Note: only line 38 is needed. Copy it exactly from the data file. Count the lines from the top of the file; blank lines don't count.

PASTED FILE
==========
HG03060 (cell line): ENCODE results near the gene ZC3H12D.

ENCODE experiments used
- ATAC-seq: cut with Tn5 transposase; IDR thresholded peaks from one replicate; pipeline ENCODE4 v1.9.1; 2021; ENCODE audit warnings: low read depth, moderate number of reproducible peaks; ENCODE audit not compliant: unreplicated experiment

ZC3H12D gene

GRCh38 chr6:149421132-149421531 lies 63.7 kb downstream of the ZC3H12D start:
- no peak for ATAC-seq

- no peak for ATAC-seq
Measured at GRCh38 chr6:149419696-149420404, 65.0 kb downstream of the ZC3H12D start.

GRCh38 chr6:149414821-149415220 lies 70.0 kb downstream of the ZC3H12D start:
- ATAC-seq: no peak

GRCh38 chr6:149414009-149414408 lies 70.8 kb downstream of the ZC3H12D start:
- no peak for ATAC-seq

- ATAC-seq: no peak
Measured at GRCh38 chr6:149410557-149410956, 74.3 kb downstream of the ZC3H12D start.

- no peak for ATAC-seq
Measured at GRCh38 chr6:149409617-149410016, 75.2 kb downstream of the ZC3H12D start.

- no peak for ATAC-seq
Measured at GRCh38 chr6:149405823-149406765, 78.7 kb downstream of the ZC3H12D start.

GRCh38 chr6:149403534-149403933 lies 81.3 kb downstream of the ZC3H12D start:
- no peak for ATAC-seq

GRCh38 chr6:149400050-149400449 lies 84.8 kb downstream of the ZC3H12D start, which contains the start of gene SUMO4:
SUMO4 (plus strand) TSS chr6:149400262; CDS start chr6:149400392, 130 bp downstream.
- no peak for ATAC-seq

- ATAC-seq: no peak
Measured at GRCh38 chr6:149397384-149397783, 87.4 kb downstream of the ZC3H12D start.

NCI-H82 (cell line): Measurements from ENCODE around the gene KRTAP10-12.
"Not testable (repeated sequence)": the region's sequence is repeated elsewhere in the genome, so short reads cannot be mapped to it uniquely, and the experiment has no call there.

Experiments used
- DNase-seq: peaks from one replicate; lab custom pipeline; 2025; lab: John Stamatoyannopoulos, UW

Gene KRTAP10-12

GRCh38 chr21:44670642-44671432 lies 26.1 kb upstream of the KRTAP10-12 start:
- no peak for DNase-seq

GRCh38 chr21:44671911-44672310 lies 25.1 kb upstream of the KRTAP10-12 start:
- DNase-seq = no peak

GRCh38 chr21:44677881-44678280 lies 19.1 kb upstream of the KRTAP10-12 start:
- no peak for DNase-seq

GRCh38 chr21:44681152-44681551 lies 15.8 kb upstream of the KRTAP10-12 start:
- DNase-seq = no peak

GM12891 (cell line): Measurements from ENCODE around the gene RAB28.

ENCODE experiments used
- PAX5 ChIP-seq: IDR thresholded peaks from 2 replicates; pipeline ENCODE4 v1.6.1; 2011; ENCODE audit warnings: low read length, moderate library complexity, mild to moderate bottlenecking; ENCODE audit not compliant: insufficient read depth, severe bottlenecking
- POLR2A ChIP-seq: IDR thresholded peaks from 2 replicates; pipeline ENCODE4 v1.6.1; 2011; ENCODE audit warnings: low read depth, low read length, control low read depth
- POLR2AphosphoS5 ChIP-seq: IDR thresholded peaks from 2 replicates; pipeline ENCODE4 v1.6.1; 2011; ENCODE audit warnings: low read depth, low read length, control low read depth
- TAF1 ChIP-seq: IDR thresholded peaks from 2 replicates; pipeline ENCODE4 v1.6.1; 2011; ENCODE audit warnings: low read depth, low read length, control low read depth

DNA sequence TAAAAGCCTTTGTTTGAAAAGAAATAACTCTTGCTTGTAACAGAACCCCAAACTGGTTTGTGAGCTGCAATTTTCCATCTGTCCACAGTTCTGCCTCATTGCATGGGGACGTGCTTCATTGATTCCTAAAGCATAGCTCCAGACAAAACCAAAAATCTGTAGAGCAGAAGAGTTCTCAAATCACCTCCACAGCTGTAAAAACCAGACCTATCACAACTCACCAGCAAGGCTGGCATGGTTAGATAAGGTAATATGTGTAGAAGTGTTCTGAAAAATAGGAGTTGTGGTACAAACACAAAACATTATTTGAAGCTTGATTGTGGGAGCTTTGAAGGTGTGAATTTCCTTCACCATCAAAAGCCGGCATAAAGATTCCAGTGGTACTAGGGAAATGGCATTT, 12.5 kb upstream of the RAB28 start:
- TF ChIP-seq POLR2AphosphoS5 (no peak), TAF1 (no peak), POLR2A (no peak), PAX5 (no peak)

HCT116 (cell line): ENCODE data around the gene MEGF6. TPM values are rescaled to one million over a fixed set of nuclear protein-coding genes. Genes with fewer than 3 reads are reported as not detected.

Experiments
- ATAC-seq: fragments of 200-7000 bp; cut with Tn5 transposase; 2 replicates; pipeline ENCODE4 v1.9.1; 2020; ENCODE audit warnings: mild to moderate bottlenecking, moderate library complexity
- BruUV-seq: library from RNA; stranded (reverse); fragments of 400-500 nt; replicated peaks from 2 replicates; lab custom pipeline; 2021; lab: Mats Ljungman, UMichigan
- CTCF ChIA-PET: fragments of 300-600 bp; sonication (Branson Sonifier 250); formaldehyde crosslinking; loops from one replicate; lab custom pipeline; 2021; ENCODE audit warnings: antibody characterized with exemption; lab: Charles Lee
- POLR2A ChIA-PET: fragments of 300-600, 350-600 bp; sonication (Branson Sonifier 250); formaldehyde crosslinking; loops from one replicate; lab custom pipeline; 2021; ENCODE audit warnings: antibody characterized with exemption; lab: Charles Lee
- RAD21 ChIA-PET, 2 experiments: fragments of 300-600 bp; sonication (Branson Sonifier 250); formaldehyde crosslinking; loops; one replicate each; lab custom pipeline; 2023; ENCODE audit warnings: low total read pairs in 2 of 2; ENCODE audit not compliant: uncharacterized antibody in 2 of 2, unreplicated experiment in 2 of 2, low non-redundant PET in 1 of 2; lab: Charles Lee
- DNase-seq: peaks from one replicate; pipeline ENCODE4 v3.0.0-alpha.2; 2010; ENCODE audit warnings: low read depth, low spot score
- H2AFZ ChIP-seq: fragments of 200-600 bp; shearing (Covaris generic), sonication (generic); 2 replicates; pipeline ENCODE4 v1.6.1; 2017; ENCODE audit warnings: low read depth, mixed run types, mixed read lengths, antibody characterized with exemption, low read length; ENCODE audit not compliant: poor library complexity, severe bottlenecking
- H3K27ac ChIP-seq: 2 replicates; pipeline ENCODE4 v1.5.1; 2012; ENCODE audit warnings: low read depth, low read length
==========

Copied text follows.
- DNase-seq = no peak